A Roanoke, Va man, Gus Hertz, was on vacation in St. Petersburg, Fla. when he was called upon to help save a man who had driven his BMW car off a bridge and into Pinellas Bayway. The driver of the partially submerged car was only the first rescue though.
After Wednesday's rescue, the next day on Thursday, Hertz was in his boat and spotted an ultralight aircraft which was having problems.
The pilot of the plane, 74-year-old Rodney Tyoe and a passenger, 55 year-old Gina Zimmerman wound up in the water under the ultralight, when it flipped over. The ultralight was equipped with pontoons for a water landing, but was not designed to land upside down, with the pontoons in the air.
When Hertz got to the scene of the ultralight splashdown, Tyoe was holding Zimmerman out of the water. Hertz knew of a school on the bay, Eckerd College, which kept a boat for rescues and called them. Zimmerman wound up with a cut on her leg and back pain so she was transported to a local hospital.
Tyoe on the other hand, as reported at KSHB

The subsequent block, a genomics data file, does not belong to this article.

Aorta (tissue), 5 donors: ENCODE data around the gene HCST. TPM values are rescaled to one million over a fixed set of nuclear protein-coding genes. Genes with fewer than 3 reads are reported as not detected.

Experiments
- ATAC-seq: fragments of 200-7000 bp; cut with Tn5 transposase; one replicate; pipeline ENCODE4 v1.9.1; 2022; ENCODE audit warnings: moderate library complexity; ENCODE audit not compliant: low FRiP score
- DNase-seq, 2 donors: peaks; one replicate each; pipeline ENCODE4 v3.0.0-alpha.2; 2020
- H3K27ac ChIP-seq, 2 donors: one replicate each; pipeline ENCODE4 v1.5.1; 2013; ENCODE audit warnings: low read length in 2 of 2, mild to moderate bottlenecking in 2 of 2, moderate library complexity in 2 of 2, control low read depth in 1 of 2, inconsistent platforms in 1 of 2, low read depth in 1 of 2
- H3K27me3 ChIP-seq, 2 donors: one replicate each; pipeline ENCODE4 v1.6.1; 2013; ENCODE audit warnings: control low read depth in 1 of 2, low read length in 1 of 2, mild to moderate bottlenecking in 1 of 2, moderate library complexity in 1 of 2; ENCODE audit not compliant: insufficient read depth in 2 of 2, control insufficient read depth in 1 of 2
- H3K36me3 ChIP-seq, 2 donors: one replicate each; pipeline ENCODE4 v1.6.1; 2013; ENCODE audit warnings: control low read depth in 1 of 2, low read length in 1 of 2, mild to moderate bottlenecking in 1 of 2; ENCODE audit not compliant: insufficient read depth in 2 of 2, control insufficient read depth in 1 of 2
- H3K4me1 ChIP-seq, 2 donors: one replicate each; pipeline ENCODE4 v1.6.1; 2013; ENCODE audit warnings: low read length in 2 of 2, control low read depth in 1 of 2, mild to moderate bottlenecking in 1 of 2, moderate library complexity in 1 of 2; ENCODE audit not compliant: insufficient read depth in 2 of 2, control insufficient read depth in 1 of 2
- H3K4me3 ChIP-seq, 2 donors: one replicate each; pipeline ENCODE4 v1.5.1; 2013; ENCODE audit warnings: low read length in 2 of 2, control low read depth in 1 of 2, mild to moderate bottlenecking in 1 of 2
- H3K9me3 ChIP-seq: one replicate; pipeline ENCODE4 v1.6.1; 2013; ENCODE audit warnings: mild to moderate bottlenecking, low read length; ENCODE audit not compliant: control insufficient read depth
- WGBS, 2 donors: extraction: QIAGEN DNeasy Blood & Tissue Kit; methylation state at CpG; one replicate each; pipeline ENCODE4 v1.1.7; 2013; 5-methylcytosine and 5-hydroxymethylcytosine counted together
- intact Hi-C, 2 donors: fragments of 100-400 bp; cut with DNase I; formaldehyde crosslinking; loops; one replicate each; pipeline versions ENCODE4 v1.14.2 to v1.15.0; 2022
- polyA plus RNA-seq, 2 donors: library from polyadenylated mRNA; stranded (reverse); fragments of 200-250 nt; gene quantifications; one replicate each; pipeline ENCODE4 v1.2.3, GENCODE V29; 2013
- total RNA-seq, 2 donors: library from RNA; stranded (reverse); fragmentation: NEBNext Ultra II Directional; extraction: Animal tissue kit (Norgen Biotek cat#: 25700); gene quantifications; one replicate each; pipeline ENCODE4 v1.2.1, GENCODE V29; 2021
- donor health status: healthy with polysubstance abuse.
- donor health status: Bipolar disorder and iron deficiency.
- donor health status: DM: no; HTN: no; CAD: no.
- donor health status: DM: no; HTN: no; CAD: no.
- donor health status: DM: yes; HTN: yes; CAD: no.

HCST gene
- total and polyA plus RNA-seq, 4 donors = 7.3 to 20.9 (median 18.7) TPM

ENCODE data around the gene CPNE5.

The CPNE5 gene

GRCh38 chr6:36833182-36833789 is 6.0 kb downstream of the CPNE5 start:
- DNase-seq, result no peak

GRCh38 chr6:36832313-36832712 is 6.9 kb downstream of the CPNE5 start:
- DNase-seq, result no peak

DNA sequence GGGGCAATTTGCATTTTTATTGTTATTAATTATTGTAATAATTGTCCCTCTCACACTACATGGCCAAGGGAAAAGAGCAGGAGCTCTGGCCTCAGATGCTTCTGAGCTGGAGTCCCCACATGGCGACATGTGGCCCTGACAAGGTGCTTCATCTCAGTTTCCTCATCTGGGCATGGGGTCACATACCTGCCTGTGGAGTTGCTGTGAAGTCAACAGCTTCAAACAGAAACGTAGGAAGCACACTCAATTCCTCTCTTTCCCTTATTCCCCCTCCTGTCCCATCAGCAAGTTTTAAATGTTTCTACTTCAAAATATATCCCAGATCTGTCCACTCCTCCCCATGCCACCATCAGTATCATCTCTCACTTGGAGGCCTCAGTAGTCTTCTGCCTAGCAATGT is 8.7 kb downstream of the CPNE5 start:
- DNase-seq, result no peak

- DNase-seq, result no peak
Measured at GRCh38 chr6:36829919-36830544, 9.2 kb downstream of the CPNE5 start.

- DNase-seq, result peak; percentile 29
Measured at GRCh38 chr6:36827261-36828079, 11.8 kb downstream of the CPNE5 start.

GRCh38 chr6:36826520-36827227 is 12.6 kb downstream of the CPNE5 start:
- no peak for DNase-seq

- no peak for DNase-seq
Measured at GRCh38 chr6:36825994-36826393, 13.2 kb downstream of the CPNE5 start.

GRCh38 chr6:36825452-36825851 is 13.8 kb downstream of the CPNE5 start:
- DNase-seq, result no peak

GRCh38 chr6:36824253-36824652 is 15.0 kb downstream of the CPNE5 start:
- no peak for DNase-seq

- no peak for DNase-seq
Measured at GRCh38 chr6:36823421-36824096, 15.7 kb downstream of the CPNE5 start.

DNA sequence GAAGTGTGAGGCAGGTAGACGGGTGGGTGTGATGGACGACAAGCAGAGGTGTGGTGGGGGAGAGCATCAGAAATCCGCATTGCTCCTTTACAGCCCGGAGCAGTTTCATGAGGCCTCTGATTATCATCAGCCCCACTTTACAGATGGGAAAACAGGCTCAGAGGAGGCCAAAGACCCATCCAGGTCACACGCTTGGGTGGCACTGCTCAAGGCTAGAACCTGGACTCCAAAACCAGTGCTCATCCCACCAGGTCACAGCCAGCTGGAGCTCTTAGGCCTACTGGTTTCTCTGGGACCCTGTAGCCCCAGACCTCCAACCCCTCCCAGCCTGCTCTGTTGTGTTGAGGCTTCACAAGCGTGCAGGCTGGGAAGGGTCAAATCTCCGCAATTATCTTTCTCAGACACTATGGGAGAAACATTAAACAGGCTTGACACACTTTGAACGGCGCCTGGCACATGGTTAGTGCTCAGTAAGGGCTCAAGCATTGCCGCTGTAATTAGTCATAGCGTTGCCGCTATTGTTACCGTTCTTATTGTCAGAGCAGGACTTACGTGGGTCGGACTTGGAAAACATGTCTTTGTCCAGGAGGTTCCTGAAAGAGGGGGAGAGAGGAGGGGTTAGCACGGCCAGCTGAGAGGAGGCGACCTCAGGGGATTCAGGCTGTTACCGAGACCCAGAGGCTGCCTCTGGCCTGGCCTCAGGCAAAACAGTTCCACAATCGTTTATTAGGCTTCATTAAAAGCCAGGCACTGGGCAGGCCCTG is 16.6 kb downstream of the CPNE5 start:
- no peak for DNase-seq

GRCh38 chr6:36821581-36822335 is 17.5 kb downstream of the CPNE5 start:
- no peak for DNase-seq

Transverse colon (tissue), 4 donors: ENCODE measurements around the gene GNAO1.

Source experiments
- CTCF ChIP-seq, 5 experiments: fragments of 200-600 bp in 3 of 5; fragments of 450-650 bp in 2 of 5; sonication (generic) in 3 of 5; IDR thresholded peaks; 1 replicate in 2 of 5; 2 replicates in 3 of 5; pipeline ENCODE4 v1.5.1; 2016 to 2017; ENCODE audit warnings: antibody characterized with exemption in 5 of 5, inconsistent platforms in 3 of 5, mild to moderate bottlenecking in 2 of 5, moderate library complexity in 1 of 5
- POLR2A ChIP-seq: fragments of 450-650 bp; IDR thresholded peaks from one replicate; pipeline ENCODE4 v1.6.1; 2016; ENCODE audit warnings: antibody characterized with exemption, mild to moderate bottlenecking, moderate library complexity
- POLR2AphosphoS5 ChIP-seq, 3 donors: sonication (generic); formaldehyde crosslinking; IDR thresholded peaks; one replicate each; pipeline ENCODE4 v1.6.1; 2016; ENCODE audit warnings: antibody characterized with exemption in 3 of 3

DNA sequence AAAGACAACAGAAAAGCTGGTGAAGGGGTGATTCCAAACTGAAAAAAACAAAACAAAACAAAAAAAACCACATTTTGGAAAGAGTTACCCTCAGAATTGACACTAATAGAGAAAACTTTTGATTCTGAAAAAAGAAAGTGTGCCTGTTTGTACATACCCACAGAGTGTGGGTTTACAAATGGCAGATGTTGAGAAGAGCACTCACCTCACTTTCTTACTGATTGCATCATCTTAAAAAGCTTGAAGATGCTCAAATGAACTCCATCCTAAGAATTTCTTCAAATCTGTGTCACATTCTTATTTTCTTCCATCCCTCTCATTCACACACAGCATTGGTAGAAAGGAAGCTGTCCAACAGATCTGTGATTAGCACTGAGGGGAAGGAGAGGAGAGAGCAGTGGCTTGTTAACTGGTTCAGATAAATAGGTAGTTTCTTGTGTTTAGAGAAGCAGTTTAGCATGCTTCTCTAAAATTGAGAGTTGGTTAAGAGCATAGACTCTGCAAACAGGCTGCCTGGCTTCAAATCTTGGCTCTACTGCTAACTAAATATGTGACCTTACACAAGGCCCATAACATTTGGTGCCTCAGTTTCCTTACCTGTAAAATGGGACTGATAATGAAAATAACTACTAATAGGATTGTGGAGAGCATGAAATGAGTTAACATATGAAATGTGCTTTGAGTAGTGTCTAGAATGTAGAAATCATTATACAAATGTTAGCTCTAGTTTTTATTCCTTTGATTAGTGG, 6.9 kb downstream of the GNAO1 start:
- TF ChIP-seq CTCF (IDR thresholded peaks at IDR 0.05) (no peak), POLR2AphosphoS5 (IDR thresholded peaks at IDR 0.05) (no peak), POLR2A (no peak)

, lost a tooth and refused medical assistance, although he did allow one of the boats to tow his plane to shore.
“We’re in good shape,” said Tyoe, who lost a tooth in the crash. “We just hit the water a little bit hard is all that happened.”
Hertz reports the pilot was attempting to land downwind, not the best practice in a light aircraft.
St. Petersburg Fire and Rescue spokesman, Lt. Joel Granata had this to say:
“Two days, two heroic saves,” Granata said. “That’s unbelievable.”
A "Citizen’s Heroic Award" is in the works from the St. Petersburg fire department in November, and it can hardly be argued that Gus Hertz doesn't richly deserve the recognition.